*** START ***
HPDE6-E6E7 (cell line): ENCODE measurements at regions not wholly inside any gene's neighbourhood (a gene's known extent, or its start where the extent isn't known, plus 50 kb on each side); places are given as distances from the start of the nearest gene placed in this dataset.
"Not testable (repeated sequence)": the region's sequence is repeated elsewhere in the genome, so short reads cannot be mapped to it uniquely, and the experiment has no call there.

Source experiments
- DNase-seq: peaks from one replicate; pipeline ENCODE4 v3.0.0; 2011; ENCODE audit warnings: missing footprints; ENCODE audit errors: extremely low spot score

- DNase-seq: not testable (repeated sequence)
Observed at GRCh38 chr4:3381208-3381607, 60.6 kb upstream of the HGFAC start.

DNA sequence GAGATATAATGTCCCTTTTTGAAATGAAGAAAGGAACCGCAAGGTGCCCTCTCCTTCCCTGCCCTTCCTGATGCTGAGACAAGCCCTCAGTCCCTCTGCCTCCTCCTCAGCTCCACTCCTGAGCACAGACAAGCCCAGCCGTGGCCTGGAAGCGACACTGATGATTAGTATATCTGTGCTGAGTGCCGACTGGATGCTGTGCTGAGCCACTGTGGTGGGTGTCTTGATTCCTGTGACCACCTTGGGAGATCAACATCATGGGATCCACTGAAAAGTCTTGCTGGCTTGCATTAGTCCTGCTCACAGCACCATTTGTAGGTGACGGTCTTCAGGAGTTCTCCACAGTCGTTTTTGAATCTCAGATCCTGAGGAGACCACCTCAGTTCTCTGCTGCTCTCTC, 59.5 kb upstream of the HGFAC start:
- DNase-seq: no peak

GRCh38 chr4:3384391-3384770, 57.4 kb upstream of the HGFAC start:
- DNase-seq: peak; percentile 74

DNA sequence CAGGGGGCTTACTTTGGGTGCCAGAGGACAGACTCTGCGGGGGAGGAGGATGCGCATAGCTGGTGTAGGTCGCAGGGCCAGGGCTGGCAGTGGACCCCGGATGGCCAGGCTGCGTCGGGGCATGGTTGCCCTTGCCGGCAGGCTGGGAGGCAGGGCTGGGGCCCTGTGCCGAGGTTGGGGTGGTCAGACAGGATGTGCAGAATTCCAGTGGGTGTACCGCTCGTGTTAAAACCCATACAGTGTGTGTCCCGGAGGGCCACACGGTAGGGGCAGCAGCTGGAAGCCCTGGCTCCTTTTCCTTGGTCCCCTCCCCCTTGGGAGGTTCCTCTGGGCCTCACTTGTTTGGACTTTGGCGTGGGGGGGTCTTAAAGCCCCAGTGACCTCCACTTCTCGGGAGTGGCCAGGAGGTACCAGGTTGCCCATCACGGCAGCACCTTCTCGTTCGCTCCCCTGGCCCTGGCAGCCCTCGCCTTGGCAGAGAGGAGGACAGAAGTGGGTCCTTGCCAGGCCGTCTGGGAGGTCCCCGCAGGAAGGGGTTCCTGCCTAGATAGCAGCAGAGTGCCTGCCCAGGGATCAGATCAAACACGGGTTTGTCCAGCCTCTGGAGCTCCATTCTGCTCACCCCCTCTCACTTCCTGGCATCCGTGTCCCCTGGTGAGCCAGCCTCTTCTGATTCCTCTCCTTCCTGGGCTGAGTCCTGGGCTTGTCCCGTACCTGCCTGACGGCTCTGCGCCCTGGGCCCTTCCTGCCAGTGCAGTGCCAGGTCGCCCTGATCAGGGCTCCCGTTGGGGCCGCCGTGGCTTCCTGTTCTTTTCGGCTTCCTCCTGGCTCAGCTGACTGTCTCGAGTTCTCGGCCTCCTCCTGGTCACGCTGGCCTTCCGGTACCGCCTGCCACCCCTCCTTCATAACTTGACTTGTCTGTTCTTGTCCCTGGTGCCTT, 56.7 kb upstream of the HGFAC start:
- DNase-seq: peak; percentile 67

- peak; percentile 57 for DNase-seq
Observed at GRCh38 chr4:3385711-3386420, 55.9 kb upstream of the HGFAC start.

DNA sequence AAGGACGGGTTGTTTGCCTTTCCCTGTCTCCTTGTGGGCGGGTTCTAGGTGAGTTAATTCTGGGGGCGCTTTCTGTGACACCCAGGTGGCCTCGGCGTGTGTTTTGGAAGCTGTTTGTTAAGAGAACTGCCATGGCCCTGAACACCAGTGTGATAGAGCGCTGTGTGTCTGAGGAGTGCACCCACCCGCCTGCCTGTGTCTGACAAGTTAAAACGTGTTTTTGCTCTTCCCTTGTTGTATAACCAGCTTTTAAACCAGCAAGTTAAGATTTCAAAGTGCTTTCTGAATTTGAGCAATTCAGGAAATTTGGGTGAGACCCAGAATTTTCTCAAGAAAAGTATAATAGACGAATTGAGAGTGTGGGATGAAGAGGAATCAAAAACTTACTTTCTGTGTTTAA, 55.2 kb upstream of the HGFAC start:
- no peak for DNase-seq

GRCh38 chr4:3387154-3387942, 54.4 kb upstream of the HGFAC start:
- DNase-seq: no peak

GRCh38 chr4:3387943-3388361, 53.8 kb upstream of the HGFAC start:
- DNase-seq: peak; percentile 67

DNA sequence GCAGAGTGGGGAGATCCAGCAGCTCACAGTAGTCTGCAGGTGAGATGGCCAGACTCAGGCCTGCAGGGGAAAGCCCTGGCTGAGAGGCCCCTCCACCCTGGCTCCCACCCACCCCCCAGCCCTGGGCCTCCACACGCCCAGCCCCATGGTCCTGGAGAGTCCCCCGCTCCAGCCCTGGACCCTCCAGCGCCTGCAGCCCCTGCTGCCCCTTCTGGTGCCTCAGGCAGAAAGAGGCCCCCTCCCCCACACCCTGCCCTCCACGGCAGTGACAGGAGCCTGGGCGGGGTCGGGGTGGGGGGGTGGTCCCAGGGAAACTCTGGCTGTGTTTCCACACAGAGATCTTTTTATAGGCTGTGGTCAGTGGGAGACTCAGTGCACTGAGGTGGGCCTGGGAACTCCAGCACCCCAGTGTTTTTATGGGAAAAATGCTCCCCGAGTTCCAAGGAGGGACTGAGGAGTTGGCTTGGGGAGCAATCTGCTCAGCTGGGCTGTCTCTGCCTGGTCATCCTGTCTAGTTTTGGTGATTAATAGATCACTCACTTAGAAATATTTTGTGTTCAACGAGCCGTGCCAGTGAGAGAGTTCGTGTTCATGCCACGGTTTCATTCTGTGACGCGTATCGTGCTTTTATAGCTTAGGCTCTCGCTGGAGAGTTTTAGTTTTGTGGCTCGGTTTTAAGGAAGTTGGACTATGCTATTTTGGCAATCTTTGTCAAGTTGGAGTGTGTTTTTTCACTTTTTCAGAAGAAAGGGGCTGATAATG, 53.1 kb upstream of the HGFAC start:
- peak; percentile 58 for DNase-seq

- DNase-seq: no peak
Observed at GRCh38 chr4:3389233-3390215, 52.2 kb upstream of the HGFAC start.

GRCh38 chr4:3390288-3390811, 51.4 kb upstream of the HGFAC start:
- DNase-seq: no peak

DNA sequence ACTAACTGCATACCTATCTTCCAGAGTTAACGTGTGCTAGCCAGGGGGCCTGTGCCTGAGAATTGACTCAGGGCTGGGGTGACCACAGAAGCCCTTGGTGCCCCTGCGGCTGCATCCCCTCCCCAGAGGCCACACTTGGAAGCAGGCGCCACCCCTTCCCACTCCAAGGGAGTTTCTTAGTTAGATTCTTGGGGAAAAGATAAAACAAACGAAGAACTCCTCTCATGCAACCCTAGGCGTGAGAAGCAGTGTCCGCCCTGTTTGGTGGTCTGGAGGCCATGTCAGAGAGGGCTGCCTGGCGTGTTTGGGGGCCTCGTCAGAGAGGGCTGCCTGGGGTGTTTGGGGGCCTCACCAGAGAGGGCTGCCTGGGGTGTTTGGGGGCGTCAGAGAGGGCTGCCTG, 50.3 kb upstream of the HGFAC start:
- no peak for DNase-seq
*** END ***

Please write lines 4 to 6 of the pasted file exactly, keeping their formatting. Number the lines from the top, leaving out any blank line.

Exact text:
- DNase-seq: peaks from one replicate; pipeline ENCODE4 v3.0.0; 2011; ENCODE audit warnings: missing footprints; ENCODE audit errors: extremely low spot score

- DNase-seq: not testable (repeated sequence)
Observed at GRCh38 chr4:3381208-3381607, 60.6 kb upstream of the HGFAC start.